Article by Mozo
With the average house price in Australia sitting at almost $660,000, as a first home buyer saving the recommended 20% deposit means you’d need to come up with a whopping $132,000.
Thankfully there are low deposit and zero deposit home loans available (if you have a family guarantor), which allow you to get into the property market sooner.
Let’s discuss the difference between the two:
Some home loan providers allow first home buyers to borrow up to 95% of the property value. This is called a low deposit loan because you have a deposit under the recommended 20%. Using the above average house price of $660,000, instead of saving a mega $132,000 for a 20% deposit you would only need $33,000 with a 5% deposit.
If you’re purchasing your first property as an investor, keep in mind you may not be eligible for a low deposit loan, as many lenders only offer 5% deposit loans to owner occupiers (i.e you’re going to live in the home).
It’s important to remember if you’re going to take out a low deposit home loan, you’ll be charged lenders mortgage insurance. LMI is scaled, so the more you borrow the higher you’ll pay for this insurance. A common misconception is that lenders mortgage insurance is a protection for the borrower in the case you get behind on your repayments, however LMI is actually an insurance that covers the lender if you forfeit on the loan.
The only way you can avoid the cost of lenders mortgage insurance is by asking your parent/s or a family member to be a guarantor for your home loan, which means they will put up a portion of their own home as security. First time investors may be happy to hear that if they can organise a parental guarantor then they may be able to take out a loan with a low deposit.
Now let’s run through zero deposit home loans, otherwise known as no deposit loans. Before the GFC banks and financial lenders allowed first home buyers to take out a home loan without a deposit but these days the only way you can apply for a zero deposit home loan and borrow 100% of the property price is if you have a parent or family member as guarantor.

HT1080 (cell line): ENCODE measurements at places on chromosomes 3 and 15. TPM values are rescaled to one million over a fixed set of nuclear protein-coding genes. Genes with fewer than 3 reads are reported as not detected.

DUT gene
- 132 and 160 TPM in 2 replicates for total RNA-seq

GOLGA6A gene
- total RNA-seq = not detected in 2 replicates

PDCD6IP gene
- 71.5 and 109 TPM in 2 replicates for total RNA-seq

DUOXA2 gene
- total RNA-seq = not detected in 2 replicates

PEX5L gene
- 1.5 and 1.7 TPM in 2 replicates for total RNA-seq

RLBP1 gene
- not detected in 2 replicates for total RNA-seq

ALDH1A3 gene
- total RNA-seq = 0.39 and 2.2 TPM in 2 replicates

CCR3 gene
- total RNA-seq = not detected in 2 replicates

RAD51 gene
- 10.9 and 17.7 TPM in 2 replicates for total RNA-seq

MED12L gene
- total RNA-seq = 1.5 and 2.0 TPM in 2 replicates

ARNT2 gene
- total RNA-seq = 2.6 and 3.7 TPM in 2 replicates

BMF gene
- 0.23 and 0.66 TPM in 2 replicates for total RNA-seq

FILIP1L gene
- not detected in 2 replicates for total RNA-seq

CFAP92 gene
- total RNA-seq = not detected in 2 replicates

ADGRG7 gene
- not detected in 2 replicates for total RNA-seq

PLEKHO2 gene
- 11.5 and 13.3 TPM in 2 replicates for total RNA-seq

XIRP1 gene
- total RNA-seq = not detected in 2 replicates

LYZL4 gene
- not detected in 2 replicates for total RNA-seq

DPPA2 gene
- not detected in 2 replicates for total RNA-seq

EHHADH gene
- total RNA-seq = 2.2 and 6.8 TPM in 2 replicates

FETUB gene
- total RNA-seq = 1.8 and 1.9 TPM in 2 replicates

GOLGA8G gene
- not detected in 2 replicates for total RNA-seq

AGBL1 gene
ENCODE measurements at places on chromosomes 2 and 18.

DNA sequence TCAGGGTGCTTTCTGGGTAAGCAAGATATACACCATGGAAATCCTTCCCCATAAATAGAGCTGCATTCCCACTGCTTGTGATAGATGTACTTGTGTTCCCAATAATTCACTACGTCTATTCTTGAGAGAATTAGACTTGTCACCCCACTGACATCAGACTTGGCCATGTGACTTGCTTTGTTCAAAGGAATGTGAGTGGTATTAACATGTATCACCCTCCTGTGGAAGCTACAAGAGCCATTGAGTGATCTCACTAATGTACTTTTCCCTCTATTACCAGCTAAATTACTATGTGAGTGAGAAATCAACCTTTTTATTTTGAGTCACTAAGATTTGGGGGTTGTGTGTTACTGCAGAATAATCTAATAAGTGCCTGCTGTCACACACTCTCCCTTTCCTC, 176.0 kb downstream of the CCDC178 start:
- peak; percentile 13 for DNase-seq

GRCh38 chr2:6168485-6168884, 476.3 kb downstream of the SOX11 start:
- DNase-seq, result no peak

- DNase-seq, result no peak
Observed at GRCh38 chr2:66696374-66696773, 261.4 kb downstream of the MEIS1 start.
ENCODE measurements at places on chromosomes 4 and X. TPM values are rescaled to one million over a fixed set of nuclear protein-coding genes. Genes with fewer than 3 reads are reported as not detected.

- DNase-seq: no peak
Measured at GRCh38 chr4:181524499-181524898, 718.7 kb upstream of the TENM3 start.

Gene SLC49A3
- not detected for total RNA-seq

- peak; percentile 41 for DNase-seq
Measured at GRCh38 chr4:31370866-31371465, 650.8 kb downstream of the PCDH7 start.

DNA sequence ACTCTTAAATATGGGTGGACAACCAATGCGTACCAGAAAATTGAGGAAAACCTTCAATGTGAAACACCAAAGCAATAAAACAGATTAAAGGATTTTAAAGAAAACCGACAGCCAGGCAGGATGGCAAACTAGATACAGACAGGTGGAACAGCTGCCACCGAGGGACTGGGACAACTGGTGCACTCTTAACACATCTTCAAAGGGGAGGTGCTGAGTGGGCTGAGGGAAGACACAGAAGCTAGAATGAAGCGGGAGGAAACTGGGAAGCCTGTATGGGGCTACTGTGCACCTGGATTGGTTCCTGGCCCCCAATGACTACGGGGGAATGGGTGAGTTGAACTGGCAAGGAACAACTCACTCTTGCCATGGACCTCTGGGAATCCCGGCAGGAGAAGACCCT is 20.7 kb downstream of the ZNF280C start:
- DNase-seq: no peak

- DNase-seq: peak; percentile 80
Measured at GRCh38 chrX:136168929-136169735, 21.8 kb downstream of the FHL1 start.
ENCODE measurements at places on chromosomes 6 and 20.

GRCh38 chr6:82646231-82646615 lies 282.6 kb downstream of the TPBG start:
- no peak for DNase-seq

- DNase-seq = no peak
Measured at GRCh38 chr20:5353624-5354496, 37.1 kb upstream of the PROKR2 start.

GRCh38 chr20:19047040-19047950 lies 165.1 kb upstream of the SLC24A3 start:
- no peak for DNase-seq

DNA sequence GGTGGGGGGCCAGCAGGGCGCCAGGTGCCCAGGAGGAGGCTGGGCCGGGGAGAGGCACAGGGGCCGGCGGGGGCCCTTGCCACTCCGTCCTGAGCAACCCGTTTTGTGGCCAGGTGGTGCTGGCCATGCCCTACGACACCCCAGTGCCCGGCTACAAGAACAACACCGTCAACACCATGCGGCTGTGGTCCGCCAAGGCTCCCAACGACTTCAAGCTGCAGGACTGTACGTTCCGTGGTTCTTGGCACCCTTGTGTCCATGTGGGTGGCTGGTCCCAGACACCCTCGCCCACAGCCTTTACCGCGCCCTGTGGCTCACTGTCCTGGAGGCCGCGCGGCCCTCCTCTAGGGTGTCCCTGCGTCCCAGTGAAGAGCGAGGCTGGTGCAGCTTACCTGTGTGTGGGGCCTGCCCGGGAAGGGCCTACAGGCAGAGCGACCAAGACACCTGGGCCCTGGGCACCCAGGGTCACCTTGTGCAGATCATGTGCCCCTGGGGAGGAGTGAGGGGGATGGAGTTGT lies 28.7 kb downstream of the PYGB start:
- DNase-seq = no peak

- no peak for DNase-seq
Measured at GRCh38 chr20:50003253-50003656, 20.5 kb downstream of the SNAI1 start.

The reason home loan providers allow you to borrow without a deposit if you have a guarantor is because they know if you are unable to meet your home loan repayments and you forfeit on the loan, any money they can’t recover through selling your property can be seized from the portion your guarantor put up of their home. That’s why guarantor loans can be risky.
An alternative option is for your parents to help you with the deposit. For example, you could aim to save 5% and your parents would give you the additional 15% to make up a 20% deposit.
While zero deposit home loans taken out with a guarantor allow you to get into the property market without a deposit, there are still plenty of other costs associated with purchasing a property. Here are some of the common ones:
Stamp duty: Charged by your state or territory, the cost of stamp duty can be significant and unlike lenders mortgage insurance that can be added to your home loan amount, stamp duty must be paid upfront. For instance our stamp duty calculator shows if you’re a first home buyer purchasing an existing property to live in worth $660,000, you will be charged over $25,500 in stamp duty.
Application fee: Many home loan providers charge an upfront fee for processing your mortgage application. This could be anywhere between $0-$700.